Here in Montana, if we allow the status quo to persist, the results of warming will have myriad and ever-worsening impacts: on our health, our agriculture, our insurance policies, our $6 billion tourist economy. And that won’t just mean shrinking ski seasons, but fewer opportunities for fishing as populations die off and longer, fiercer wildfires that could crush our national parks’ revenue and eliminate countless jobs.
Personally, I believe it’s time to lean in. The incentives to make a change—and in particular, the economic incentives—have never been more abundant. The solutions are already at hand, and they offer opportunity for all of us.
Many of the most promising solutions can save us money. Right now, for instance, solar presents the cheapest source of energy in the United States. Especially as Montanans reel from the singular and audacious fuckery of our Public Service Commission’s recent 28% consumer utility rate hike, prioritizing affordability should come second to none.
The savings aren’t measly, either. Check out this school in Arkansas that raised teacher salaries by $15,000 with the money they saved from switching to solar. “If you’re conservative, we didn’t ask you for more taxes; if you’re liberal, you love the green concept,” Michael Hester, the school superintendent, explained. “It’s a win-win.”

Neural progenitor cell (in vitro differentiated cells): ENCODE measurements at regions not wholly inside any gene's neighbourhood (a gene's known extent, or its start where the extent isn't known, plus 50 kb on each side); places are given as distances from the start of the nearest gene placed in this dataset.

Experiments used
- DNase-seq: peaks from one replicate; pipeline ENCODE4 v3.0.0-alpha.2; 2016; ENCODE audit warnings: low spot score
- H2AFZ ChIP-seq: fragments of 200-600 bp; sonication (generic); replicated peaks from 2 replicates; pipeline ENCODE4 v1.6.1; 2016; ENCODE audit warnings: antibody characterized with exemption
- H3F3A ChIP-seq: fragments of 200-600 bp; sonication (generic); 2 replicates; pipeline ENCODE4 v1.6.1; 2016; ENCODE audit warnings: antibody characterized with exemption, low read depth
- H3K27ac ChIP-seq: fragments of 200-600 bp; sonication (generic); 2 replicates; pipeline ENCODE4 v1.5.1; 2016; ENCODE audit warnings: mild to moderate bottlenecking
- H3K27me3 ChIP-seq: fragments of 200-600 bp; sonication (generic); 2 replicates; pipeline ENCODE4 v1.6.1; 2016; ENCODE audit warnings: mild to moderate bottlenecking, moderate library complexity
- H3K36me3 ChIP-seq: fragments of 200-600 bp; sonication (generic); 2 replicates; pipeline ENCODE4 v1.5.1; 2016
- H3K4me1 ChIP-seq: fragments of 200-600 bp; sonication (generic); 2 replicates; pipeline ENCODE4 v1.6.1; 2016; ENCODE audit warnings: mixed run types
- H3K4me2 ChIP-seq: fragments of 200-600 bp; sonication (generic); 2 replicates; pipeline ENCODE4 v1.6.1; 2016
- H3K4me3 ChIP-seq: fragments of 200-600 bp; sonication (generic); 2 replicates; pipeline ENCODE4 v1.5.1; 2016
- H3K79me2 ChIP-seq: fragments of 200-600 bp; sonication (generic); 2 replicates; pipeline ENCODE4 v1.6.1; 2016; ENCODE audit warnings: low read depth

Furthermore, in 2024, Montanans can take advantage of the Inflation Reduction Act to save even more cash: residential solar ain’t cheap, but for now, Montanans can access a 30% rebate. The IRA also offers $8,000 in rebates for home heat pumps. Businesses are already taking advantage of these incentives, and the state’s electricity co-ops can now access tax credits to switch to new energy sources. And with infrastructure projects like the North Plains Connector transmission line becoming operable within the next few years, we should expect to see our supply of renewable energy rise, and costs continue to come down.
In the spirit of Big Sky Chat House, let’s address a couple of good-faith criticisms of these efforts to curb emissions:
First, there’s the argument that renewables carry their own carbon price tags. When I spoke to State Auditor (and current Republican Congressional candidate) Troy Downing, for example, he cited his concerns over wind infrastructure. Downing is right that constructing and operating wind turbines does come with its own carbon footprint, but it’s roughly 1/100 the size of coal’s.
Montanans have also expressed concern that embracing clean energy will kill jobs. Fair enough. Current trends and research, however, show that a growing clean energy sector can help folks working in industries like coal make a transition to new employment.